Matthew Gordon: Well I hope so. I hope we do take the opportunity to reshape our future and redesign it. And, obviously, I think batteries; people were unsure for a period there, but I think you’re right. That’s the feedback we are hearing. And Andy Home was a great proponent of that. He is the Reuters Senior Metals Correspondent. We spoke to him last week, but others too. I’m trying to find unbiased voices saying the same thing, it is important, but then there’s some clues in the marketplace.

Mark Selby: I think, just watch the programs as they are, we are going to be tracking that, encourage investors to see, if, heaven forbid that the United States actually does something like that in more states, either at the federal level, it won’t be the federal level under Trump, but maybe the next government, or at a state level. Because the key thing here is one of the challenges about selling the electric vehicles future is that it’s going to be cleaner, and people go, okay, well, how clean can the air be? But because of COVID and traffic disappearing in so many places all around the world, people are like, ‘Oh my God, that’s what blue sky actually really looks like. It’s like this is how clean the air could be.’ I think there’s a real generation of people who are very focused on it. And I think they have actually seen this very credible, a real sign of this is what it could look like every day. I think that is going to help drive the politicians to do something to get there.

Matthew Gordon: That’s assuming there is Nickel in batteries. Because if I listen to Tesla, LFP batteries are the future.

Mark Selby: Yes. Oh no, that was… it’s all over. Nickel is done before it even got started. No, I think the key piece here is, the battery component of an electric vehicle and that whole delivery of electricity into the motors, that’s going to be the key differentiator for electric vehicles. Like the engine is for a car. We don’t have one engine for every single car globally. And it’s going to be the same thing for electric vehicles. You’re going to have a small, low-end option, the 1.2 litre or the 1.6 litre, and then there’s going to be the 2-litre turbo equivalent. And in this case, it’s going to be around range and energy density.

So, you’ll have a low-end, a medium, and a high-end. Nickel is what gives the batteries the range. In China it was a specific situation. They needed to hit a specific price point. In a low end, if you need something that’s going to go a few hundred kilometres, if you have 2 cars or if you live in a very dense city, that’s all you need. My view was always, and I think I’ve said it in one of my videos earlier, that I’ve always seen that this is the way the market is going. To have a very cheap battery chemistry that will be short range, but it is perfect in North America for a second car and perfect in Asia and highly dense cities for that scale. You are going to have your mid-range ‘Camry’, Honda Accord, Civic, whatever the equivalents are in Europe of your average car. And that’ll be a good Nickel chemistry battery. And then there will be the high end that gets you 200 extra kilometres and gives you this much faster discharge so your car can go even go 300km kilometres, zero to 300km in 4 seconds, as opposed to 5 seconds,  and that’ll come at a premium.  But Nickel is going to be a big part of that battery.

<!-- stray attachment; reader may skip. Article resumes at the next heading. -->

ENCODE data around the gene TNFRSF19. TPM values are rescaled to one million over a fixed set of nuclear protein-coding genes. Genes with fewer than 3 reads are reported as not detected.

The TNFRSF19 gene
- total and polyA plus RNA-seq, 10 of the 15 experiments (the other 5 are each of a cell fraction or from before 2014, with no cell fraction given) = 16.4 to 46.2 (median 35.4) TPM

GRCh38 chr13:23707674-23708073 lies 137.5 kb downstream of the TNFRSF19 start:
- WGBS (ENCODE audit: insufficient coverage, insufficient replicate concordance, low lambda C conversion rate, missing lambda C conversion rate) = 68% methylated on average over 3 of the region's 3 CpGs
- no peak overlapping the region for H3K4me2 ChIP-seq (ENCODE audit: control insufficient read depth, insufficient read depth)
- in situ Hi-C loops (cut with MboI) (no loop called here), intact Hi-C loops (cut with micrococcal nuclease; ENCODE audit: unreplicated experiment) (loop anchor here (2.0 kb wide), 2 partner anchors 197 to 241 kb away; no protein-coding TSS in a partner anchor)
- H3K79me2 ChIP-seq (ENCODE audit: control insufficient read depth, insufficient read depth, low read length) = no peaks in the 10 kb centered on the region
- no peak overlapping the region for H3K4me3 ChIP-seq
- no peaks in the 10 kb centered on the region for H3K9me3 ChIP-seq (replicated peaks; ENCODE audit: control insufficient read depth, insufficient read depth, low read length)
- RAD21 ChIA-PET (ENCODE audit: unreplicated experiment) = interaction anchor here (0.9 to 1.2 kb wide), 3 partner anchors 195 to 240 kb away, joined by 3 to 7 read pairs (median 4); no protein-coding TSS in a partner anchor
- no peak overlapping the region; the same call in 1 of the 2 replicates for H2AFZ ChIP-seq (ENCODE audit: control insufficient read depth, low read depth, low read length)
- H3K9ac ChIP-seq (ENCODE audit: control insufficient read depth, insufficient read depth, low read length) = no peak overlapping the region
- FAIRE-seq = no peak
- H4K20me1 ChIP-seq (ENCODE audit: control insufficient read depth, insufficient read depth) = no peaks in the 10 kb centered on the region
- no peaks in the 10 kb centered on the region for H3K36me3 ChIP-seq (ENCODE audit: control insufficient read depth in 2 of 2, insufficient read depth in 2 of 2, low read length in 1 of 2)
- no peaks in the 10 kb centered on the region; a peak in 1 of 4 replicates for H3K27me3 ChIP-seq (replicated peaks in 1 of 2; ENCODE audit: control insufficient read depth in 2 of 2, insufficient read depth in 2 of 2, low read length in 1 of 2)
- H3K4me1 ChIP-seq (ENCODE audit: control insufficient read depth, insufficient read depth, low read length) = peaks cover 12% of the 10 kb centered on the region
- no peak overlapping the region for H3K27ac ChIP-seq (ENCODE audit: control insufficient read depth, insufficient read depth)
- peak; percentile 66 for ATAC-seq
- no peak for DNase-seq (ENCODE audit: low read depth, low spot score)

So what I was surprised at is just before COVID got going and  got lost in the COVID noise, was that GM, who is very middle of the road, I was shocked that they basically said, look, we have got one major battery technology and we’re going to use that as the base battery for our platform. And it’s 90% Nickel. The same amount of Nickel that Tesla is using in the rest of its batteries, GM is planning to use that as their base battery across the bulk of their fleet. I think it underscores, A – the damage that the massive price spike in Cobalt did to its market. People accelerated that switch to 80% or 90% Nickel batteries. I think that the fact that they know that that’s the key to customer acceptance is you don’t have to worry about running out of the battery at some point during your day, you’re going to have more than enough range to get wherever you need to get to go.

Matthew Gordon: It is fascinating times. Obviously, it is very early days. That said, it is a nascent industry in that sense, where we’re going to have to work out are there going to be some standardisations of batteries, not just in one auto manufacturer, but across several? Will there be specialist battery manufacturers, or will the automotive companies want to retain that control in-house? Because it will become very, well, critically important to their brand.

Mark Selby: I think if you look at  what Tesla has done, over the last 10-years the battery has been a key focus for them because they realise, okay, they have grand plans and they’re going to get very big, but they’re competing against Toyota, GM, Volkswagen, who have tens of millions of car units. The scale of those businesses is always going to give them some advantage. They realise the one component in the electric vehicle, which is unique to the electric vehicle is that battery component. They need to get as far ahead of everyone else on the scale curve and on the product development curve to try and keep two steps ahead of the giant elephant that could come in and squash them.